Learning life lessons is rarely fun. Feeling taken advantage of is not fun either. Now I don’t mean the taxi driver tried to charge me too much, as they frequently do. Unfortunately, I’m trying to deal with the fact that someone stole my much-loved iPhone last Wednesday while I was in Cartagena for Semana Santa (Spring Break). Much of this post may make me sound like a spoiled brat from the USA. It may sound like #firstworldproblems. But I work hard for my belongings and I take good care of them, so I feel the need to complain a bit.
What I’m still shocked about is how they did it without me noticing. My phone was in my small black cross body purse that I take every time I go out. My friends and I were out at a block party-esque thing in Cartagena. I was in one of the bars dancing, as I do so frequently. I went to the bathroom, checked my phone, came back out and danced some more. Maybe around 10 minutes later, I reached into my purse and noticed the flap was open. My phone was gone. Naturally, I freaked. After lots of yelling, tears, frantic searching, talking to cops, and calling my phone repeatedly only to have the thief answer and pretend to the be the “national police” that needed my password in order to unlock the phone (yeah right), I realized it was hopeless.
This may sound ridiculous, considering that it was just a phone, but I literally have felt all the stages of grief as I come to terms with it being gone. (This is in no way trying to lessen the very real stages of grief that come with loss, disease, or major life-altering events; it is simply a connection I have made about my own emotions in this situation.) On WebMD, which we all use to self-diagnose whether we should or not, I was reading about the different stages:
When I first realized it was gone, I went through a denial or shock period. I felt like I was living in a dream world and I kept feeling my purse to see if it really was empty. Then I became angry. When it comes to being a fighter or lover, I tend to be the former, and I swear if I had found the person who took it, I would have given it to them bad and nobody could have stopped me.
The next few days passed in a mixture of bargaining and “depression”. I use the term depression lightly here, not to be confused with the real illness of depression. My bargaining stage was evident and is still evident sometimes in how I’m constantly thinking of the “coulda, shoulda, woulda” scenarios. When we kept calling my phone and they answered, I should have offered them money. I should have used the GPS on the Find My iPhone app IMMEDIATELY. Instead I waited until after they had already tried asking me for the password over the phone and then they turned it off. (That one still kills me. Why didn’t I think of that in the moment??!) I should have been on the street with the others, instead of dancing. But then there’s that hopelessness of the “depression” stage, reminding me that I could be the most careful person in the world (which I typically am), yet it still could have happened. Unfortunately, thefts like this are all too common here. Another teacher had her iPhone stolen right out of her backpack while getting off the bus a few weeks ago as well. Shit happens.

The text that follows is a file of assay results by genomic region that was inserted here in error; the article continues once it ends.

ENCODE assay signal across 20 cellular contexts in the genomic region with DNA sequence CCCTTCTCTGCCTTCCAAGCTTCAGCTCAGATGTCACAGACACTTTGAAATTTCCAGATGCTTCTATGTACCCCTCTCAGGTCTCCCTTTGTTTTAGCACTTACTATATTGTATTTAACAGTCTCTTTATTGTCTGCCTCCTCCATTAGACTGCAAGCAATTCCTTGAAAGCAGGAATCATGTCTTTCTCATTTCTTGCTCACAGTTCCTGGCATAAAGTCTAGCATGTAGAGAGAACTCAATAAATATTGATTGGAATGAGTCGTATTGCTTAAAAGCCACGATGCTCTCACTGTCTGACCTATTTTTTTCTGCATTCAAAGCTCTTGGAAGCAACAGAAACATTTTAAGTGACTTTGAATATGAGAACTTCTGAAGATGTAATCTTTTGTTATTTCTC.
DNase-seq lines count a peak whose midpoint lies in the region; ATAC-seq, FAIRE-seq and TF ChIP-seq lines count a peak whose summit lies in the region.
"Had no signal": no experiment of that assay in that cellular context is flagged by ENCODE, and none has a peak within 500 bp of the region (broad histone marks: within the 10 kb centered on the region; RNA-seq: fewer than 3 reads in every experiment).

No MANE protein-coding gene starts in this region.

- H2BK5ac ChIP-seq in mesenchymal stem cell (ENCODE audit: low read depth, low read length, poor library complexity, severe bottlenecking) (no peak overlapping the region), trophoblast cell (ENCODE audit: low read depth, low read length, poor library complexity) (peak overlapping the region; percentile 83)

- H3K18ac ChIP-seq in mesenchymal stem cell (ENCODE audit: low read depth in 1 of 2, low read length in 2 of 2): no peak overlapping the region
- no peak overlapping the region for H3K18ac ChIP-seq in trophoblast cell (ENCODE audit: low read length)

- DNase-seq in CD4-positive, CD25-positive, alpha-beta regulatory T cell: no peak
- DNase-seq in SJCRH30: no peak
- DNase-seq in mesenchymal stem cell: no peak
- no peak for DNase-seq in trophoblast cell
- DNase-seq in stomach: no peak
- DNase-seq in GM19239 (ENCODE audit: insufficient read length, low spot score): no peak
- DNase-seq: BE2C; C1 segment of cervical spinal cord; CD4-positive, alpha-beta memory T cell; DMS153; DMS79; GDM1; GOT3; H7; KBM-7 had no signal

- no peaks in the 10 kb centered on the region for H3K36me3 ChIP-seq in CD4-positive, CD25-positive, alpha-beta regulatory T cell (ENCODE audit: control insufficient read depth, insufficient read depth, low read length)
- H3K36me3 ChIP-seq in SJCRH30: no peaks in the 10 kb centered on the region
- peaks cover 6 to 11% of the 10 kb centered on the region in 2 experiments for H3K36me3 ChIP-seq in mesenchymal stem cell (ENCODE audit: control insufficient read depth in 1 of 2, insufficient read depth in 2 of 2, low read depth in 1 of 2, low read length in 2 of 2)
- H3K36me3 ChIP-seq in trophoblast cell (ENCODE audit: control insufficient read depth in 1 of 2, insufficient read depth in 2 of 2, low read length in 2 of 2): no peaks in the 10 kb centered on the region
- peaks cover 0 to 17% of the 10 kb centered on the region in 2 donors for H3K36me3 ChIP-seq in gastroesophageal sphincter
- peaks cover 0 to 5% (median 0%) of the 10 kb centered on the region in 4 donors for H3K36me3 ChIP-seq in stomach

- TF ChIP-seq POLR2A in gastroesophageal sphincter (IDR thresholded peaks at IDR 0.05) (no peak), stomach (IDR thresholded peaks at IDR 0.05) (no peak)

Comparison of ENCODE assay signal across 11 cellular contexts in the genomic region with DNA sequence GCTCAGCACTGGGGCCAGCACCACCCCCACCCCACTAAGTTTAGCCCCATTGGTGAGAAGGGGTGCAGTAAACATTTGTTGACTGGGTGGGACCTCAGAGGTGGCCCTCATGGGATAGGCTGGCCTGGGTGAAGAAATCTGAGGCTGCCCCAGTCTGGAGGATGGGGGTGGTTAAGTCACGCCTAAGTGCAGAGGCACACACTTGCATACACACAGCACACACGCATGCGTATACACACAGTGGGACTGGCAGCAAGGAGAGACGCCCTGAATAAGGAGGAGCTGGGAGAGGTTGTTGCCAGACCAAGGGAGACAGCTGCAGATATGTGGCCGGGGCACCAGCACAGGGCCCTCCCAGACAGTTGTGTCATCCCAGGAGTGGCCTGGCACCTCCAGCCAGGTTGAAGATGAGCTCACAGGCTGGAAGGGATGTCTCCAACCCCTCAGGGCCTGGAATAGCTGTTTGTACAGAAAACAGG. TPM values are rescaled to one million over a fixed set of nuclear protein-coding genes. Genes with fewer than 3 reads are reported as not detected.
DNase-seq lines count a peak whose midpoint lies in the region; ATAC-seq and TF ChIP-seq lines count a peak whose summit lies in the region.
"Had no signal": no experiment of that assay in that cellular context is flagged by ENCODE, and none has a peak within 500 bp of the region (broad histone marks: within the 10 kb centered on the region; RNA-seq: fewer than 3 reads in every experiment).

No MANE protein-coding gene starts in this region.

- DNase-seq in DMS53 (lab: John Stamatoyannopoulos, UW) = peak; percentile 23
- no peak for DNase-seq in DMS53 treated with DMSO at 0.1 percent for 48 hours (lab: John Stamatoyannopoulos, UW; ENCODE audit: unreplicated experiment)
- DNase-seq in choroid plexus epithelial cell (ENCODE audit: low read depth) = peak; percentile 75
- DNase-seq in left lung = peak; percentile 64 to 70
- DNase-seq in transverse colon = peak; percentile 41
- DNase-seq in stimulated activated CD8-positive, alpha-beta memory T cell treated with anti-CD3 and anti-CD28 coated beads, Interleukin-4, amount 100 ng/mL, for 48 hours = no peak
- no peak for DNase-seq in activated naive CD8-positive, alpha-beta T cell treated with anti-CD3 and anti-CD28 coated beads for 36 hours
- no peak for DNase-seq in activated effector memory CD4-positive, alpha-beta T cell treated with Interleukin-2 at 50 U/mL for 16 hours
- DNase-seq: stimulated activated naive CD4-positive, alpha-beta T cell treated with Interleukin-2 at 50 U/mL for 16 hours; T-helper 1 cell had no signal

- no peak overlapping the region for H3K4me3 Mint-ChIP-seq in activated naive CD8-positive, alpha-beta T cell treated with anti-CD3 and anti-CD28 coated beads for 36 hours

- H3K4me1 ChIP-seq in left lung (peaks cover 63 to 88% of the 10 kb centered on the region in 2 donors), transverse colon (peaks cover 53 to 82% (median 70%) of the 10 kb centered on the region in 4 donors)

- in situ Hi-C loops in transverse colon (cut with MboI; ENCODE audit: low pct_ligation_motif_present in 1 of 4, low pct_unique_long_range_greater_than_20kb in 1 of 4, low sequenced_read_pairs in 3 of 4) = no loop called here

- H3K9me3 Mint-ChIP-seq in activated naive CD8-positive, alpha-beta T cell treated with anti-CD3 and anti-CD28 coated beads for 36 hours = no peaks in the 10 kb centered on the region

I’ve started to reach the acceptance stage. It is what it is. I’ve got to face it, look into my options for a new phone, eat the cost, and take it as a lesson. Of course, I still have that anger inside me when I think about what kind of person does this….but we’ll just hope I never run into the person that took it, or I may be seeking bail from a Colombian jail. 🙂
On the bright side, I had all the pictures on my phone backed up besides the ones I had taken in the first few days of our trips. The things I didn’t have backed up were all my contacts, including the many people I have met since coming to Colombia, and my notes, which is sad because it had a long-running list of all the words and expressions I’ve learned in Spanish…most especially all the bad ones! Haha.
So people, if you can learn from me in this…remember you’re always vulnerable. Back up your entire phone, tablets, computers, etc. And if something like this happens, know that it sucks. It sucks a lot. But, similar to most things in life, dwelling on it won’t help you get over it. Move on and find the silver lining in your next moment.